All in all the film on me did not work as it was intended to work, where others had found brutal honesty I found stagnant falsisty, where others found aspirational romance I found irritation that these utterly selfish people probably exist and others care whether they live or die.

upon realisation that it was a directors cut that seemed like it would never end i gave up, i could see where it was going, i was encouraged that i would like the ending but felt there was no ending that could really satisfy. i felt strongly enough about it that i decided to review it anyway. so there.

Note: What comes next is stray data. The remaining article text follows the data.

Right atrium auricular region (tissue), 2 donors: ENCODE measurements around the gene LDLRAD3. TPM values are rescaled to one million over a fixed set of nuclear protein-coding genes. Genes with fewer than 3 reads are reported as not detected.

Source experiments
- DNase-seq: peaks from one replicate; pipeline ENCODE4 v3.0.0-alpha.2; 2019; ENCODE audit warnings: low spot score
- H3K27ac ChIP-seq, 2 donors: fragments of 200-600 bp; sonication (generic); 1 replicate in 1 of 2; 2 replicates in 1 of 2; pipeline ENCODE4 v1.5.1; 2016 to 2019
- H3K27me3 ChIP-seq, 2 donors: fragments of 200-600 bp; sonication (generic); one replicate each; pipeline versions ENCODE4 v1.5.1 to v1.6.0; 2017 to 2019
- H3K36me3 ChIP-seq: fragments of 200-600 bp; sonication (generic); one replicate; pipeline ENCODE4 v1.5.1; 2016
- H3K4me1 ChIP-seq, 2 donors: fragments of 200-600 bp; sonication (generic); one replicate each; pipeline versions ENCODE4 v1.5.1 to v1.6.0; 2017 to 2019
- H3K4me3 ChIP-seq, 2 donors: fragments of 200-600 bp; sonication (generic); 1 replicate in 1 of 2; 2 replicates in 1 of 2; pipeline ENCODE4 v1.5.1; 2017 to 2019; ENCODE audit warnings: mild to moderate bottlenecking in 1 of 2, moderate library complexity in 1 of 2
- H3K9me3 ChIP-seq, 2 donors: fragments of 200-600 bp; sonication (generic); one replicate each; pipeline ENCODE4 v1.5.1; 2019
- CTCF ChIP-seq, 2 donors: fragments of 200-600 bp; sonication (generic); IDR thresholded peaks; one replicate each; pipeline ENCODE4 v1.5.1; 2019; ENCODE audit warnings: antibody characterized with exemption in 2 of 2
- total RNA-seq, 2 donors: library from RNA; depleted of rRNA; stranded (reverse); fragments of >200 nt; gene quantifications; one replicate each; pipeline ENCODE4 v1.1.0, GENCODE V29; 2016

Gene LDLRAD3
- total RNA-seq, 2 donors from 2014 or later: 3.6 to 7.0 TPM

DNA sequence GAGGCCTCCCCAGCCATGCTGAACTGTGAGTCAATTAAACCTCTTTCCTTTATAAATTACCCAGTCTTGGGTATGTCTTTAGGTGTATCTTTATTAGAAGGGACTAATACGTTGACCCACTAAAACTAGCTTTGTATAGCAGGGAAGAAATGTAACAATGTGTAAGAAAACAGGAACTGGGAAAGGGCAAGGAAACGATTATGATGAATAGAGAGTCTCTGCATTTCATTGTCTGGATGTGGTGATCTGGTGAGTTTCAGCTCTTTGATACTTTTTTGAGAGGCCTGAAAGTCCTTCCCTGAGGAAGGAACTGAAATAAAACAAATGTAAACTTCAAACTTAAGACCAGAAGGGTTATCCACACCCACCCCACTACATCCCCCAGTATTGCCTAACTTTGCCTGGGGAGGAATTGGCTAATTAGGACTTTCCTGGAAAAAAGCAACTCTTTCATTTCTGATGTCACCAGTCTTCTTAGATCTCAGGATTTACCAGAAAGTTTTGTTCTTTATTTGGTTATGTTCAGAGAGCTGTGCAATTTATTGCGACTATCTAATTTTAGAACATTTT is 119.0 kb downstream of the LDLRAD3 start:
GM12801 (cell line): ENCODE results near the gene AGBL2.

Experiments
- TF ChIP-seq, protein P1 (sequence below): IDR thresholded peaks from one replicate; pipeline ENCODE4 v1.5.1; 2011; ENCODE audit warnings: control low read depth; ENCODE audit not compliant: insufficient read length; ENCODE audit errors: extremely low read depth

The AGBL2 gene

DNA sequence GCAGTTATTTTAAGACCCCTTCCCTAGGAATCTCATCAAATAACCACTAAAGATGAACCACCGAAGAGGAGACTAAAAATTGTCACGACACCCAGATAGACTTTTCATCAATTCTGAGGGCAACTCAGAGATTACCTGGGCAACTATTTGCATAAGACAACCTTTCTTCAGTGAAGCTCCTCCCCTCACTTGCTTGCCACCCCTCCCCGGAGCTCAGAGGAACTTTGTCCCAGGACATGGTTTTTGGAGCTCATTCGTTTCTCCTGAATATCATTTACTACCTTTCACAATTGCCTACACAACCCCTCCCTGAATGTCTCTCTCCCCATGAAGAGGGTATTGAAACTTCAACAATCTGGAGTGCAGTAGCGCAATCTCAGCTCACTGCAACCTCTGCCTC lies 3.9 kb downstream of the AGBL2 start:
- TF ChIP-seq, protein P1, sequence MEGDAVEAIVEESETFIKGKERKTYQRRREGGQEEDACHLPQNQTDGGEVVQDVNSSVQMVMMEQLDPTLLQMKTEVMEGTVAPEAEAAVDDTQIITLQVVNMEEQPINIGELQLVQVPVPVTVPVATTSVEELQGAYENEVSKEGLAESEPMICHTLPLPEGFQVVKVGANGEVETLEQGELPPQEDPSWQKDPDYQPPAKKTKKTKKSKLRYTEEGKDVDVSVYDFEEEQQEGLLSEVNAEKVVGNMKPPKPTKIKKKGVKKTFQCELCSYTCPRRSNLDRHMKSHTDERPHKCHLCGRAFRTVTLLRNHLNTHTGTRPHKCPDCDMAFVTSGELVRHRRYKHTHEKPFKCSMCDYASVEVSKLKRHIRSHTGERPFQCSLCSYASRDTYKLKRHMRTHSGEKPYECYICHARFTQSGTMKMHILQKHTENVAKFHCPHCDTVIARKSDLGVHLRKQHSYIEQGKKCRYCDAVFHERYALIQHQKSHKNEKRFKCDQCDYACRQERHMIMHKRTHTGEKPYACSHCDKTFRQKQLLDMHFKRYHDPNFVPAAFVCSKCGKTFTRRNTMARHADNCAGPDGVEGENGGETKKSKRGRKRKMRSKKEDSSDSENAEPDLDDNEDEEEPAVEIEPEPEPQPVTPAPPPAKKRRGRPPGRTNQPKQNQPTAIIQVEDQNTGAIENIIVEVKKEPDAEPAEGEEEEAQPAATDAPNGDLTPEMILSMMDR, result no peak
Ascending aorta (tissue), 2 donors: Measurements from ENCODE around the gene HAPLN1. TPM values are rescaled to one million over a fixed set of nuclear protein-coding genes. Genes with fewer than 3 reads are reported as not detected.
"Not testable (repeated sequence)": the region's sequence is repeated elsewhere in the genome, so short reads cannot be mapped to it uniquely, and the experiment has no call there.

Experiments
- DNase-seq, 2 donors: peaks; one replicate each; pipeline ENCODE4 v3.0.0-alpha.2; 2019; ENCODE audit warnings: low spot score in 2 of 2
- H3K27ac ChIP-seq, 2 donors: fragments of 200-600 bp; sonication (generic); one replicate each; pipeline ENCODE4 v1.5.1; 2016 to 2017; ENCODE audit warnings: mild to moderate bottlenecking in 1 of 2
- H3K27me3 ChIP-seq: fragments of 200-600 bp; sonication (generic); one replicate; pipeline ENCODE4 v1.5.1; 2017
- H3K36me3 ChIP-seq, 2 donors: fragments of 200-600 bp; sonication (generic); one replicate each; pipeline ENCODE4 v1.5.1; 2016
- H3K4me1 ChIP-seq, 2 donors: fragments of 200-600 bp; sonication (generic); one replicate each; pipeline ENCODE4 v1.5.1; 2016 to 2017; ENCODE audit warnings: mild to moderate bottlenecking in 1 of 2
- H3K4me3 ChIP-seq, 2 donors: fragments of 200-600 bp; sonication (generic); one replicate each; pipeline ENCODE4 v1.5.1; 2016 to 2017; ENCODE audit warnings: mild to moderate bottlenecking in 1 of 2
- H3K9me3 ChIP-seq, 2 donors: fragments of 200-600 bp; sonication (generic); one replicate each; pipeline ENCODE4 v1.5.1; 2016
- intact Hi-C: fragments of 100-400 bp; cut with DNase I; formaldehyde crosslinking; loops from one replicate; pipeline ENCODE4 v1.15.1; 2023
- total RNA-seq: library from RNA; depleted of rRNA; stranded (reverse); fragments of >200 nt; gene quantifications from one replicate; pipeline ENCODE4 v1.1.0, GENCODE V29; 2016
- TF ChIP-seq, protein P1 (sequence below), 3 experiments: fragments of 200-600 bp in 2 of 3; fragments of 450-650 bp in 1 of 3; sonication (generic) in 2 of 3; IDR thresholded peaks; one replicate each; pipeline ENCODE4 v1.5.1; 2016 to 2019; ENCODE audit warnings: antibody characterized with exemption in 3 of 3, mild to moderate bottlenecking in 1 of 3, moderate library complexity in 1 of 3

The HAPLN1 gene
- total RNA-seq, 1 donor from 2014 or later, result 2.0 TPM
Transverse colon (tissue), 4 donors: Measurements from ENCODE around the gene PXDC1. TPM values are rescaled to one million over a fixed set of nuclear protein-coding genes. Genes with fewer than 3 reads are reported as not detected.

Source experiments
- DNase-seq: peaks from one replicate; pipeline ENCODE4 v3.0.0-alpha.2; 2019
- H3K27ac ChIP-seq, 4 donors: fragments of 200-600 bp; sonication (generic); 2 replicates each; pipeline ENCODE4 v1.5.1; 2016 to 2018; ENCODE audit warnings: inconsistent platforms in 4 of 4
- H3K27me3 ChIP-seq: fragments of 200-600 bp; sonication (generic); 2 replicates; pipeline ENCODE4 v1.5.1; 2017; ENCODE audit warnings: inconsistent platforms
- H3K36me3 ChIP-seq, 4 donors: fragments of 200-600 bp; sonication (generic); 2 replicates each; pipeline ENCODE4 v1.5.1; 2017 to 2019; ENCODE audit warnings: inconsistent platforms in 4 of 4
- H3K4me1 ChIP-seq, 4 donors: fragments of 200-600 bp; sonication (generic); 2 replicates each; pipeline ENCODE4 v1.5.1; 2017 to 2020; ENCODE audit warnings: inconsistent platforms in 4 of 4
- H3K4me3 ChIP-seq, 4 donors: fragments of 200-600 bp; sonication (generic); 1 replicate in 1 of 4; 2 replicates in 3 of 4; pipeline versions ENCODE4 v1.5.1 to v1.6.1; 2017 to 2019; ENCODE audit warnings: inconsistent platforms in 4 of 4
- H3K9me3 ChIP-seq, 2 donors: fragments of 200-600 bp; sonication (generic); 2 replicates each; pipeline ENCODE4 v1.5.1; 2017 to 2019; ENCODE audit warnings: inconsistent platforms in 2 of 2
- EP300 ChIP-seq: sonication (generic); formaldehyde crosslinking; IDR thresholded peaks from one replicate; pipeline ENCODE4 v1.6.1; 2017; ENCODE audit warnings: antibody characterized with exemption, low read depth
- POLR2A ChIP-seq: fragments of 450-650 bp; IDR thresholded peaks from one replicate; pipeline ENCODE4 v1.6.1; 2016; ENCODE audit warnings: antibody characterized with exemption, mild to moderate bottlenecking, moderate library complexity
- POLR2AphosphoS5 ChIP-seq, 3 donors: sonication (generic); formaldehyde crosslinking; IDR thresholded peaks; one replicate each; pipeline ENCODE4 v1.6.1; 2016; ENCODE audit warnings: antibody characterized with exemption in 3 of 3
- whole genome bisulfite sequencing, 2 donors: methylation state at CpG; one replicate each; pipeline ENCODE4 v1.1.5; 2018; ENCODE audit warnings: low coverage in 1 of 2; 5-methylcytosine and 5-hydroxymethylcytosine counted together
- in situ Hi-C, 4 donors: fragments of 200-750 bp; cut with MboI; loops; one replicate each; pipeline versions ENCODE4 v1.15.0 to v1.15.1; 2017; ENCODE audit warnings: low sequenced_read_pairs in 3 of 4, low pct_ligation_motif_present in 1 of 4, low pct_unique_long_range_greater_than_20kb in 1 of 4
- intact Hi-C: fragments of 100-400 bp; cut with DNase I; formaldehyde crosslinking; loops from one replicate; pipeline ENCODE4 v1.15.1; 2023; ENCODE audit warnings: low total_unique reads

Gentlemen Broncos

While Napolean Dynamite hit the mark with awkward charm its' creator is fast taking his stylistic quirks to a place of unavoidable failure. There was a lot to make one uncomfortable while watching this film, it was trying to hard, trying to hard to avoid appearing to try to hard, poo and vomit gags and a ridiculous premise that might have been interesting had it non been buried under a sea of affectations.

The lead is so understated he barely has a personality at all but is nonetheless a relief from the swarm of overdone supporting characters. I enjoy a good taxidermy deer visual joke as much as the next guy and Jemaine Clement (of flight of the conchords fame) is solid as the snooty sci-fi-author bad guy but this was verging on turning-off quality, i just can't help myself and have to see movie's to the end once I begin them. My loss, don't make the same mistake, avoid this one.

Vicky Cristina Barcelona
½